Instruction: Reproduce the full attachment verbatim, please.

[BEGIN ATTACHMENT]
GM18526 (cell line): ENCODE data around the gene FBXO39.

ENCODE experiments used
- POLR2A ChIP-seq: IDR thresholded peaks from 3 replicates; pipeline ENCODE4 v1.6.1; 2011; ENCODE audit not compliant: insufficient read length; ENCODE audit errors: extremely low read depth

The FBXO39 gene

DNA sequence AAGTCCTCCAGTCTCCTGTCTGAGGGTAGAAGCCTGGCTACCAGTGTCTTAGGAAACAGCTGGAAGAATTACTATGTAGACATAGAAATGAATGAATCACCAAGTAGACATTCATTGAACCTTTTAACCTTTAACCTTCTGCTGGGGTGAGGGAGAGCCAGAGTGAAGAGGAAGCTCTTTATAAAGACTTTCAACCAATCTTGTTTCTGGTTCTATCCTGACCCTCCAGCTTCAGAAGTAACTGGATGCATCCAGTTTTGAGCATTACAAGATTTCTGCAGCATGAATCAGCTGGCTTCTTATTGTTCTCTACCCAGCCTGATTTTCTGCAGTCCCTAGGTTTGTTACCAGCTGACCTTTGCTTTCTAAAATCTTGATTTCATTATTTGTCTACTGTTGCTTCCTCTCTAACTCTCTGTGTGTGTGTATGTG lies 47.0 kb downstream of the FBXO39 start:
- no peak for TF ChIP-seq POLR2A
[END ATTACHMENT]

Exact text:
GM18526 (cell line): ENCODE data around the gene FBXO39.

ENCODE experiments used
- POLR2A ChIP-seq: IDR thresholded peaks from 3 replicates; pipeline ENCODE4 v1.6.1; 2011; ENCODE audit not compliant: insufficient read length; ENCODE audit errors: extremely low read depth

The FBXO39 gene

DNA sequence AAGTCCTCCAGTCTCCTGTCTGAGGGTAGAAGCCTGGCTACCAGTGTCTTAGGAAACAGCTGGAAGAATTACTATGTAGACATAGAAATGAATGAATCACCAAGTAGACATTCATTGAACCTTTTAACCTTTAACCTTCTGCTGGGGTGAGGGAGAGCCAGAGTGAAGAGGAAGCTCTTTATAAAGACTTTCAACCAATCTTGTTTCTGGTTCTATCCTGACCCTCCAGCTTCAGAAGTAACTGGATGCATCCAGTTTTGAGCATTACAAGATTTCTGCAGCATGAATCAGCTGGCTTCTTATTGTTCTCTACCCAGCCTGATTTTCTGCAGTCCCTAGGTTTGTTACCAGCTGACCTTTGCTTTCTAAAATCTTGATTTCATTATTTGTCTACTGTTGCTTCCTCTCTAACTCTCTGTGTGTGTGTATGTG lies 47.0 kb downstream of the FBXO39 start:
- no peak for TF ChIP-seq POLR2A